Minimalism and Mixed Metaphors Abound in Ballet’s Opening

The Miami City Ballet opened its season last weekend at the Arsht Center with a modern program marked by minimalist music and mixed metaphors.

Artistic Director Edward Villella, long a champion of his mentor George Balanchine, chose “Square Dance,” the master’s modernist interpretation of the traditional folk dance to open Program I. Set to music by Baroque composers Antonio Vivaldi and Arcangelo Corelli, the work seemed more an ode to the formal courtly dances of the period—allemandes, gavottes and minuets—than the “do-si-do” found in square dances.

The music of the orchestra, ably conducted by Gary Sheldon, was punctuated throughout with the percussive rhythms of the ballerinas’ toe shoes, a striking contrast to the lilting strings. Sleek white and cool grey leotards accentuated the contemporary interpretation, along with stark lighting designed by John Hall.

“Afternoon of the Faun,” a pas de deux featuring Patricia Delgado and Yann Trividic, followed. Set to Claude Debussy’s lush impressionistic score, this ballet by Jerome Robbins, is surprising stark, set in an empty dance studio, inspired by an encounter had with a young student at the School of American Ballet, Villella himself. Delgado is entrancing, a muse to Trividic who enters and exits, leaving the dancer curled in a ball on the dance floor.

The mystical music of contemporary Estonian composer Arvo Part sets the tone for “Liturgy,” another pas de deux, this time featuring Katia Carranza and Isanusi Garcia-Rodriguez. Choreographed by Christopher Wheeldon, a critically-acclaimed young talent, “Liturgy” is a haunting ballet, calling on the hints of exotic Asian rhythms in Part’s music to suggest a spiritual moment between the dancers.  Initially shadowing Carranza’s Balinese-inspired movements, Garcia-Rodriguez then engages his partner in a series of interlocking forms and effortless lifts that had the audience enthralled in a seemingly religious moment.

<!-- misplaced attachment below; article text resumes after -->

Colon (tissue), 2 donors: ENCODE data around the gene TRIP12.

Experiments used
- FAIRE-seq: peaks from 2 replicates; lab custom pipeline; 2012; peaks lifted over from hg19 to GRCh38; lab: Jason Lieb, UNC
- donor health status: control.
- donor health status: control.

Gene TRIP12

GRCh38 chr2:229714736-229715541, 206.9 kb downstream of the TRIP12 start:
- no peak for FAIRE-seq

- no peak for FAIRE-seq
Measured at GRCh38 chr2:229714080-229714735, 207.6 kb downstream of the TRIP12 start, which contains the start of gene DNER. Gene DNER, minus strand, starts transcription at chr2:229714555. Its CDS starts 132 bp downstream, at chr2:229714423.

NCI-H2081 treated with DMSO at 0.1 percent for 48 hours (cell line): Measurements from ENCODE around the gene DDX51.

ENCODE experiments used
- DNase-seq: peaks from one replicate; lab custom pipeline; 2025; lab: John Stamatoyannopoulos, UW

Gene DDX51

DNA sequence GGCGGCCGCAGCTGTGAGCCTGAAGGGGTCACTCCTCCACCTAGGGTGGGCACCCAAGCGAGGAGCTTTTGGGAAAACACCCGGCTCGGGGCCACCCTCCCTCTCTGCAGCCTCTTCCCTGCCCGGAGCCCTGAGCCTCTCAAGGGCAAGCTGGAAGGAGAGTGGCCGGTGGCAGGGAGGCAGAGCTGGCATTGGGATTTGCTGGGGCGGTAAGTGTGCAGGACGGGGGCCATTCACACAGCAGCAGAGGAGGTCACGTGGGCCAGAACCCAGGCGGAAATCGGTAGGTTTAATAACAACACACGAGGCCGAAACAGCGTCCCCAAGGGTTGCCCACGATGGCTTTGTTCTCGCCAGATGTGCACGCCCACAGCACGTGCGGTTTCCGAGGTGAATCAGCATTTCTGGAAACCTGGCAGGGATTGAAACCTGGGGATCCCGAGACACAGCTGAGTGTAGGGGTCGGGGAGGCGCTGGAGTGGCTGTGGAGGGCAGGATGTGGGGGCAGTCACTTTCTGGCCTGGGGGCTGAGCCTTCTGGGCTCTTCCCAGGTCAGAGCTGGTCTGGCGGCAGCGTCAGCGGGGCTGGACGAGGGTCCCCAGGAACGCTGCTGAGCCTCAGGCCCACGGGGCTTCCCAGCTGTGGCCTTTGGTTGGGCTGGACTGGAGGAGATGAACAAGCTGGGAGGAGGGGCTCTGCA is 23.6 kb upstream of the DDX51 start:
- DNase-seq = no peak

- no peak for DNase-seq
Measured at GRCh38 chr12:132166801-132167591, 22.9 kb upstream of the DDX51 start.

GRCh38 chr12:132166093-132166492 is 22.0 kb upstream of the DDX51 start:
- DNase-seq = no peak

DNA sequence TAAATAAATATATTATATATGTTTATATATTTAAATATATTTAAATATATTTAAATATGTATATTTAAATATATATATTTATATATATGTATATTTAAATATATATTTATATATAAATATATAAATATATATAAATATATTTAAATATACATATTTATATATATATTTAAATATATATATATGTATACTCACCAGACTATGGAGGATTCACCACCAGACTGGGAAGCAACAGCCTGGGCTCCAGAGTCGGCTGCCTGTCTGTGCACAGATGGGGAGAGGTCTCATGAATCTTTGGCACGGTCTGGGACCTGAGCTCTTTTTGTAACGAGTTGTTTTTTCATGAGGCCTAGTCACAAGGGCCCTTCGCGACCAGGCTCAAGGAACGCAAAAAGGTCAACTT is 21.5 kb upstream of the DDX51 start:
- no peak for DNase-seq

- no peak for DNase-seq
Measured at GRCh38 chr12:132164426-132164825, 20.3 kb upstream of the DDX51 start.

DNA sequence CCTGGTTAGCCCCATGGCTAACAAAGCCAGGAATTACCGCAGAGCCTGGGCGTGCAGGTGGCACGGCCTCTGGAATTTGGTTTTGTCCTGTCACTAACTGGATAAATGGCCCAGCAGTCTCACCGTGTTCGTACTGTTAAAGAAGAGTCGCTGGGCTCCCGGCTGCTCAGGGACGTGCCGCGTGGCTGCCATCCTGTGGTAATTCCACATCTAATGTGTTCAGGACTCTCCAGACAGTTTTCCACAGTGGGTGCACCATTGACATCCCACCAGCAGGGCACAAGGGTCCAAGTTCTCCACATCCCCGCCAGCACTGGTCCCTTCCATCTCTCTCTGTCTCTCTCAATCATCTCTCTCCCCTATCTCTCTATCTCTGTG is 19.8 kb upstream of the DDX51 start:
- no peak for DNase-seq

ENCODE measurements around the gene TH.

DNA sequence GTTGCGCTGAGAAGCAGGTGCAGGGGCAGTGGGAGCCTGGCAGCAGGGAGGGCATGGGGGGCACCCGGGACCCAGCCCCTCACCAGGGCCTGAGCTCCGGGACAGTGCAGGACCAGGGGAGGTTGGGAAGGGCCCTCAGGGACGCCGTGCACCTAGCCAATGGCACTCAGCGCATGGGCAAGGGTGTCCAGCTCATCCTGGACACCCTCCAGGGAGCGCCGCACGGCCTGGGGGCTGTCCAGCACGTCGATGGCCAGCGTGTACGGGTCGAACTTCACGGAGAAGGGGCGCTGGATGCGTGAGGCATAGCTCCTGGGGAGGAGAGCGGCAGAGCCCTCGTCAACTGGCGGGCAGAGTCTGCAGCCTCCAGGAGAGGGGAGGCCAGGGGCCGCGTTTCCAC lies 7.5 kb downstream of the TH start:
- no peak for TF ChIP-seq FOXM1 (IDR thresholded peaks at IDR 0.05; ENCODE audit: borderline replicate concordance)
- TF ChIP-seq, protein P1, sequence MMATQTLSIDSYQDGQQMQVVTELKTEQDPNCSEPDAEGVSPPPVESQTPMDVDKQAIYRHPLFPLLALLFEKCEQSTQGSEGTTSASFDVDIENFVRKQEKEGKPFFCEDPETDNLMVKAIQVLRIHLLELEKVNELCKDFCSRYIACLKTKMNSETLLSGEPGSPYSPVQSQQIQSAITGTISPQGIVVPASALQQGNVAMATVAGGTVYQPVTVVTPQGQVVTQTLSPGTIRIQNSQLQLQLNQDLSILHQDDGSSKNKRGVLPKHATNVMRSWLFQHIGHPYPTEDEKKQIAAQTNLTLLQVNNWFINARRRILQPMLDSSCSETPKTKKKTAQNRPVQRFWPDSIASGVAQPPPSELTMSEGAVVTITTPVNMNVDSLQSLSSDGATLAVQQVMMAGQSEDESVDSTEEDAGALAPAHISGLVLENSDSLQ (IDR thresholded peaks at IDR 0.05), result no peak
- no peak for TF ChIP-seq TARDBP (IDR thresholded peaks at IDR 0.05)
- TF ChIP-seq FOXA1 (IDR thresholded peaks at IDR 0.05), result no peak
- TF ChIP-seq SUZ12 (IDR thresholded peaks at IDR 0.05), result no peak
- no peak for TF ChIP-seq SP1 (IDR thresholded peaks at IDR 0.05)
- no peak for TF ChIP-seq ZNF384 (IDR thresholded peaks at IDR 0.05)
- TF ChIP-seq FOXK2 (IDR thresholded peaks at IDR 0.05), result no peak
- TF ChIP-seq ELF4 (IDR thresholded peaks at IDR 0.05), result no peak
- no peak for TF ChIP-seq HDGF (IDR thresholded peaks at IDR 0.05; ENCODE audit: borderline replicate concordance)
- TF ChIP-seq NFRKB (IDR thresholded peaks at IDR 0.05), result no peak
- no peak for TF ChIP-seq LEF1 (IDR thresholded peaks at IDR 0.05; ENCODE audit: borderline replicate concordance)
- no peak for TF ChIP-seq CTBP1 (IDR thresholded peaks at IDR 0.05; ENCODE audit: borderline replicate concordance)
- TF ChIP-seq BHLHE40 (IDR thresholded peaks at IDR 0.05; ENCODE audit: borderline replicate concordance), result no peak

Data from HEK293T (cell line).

The program concluded with Twyla Tharp’s “In the Upper Room,” a series of vignettes set to the incessant minimalist rhythms and bombastic blasts of Philip Glass. In the notes to her ballet, Tharp references two ceramic Chinese temple dogs guarding the entrance, several “stompers” and a “bomb squad.” The narrative is really not indicative of any real narrative as the stage seems to freely undulate with non-stop movement, a cacophony of joyous, athletic movement that is as tiring to watch as it undoubtedly is to dance.

Hall’s lighting and effects are crucial to the magic of the work as dancers enter and exit the stage through dark clouds of smoke. “In the Upper Room” may not appeal to every dance lover. The music is abstract and Tharp’s choreography is frenetic and overwhelming, but the roar of applause at the conclusion signaled the audience’s appreciation for the athleticism and endurance displayed by the dancers.

Program I

Works by Balanchine, Robbins, Wheeldon and Tharp

Miami City Ballet

Oct. 28-30

Broward Center, Fort Lauderdale

Tickets and show times at

Dec. 9-11

Kravis Center, West Palm Beach

Tickets and show times at

For more information,




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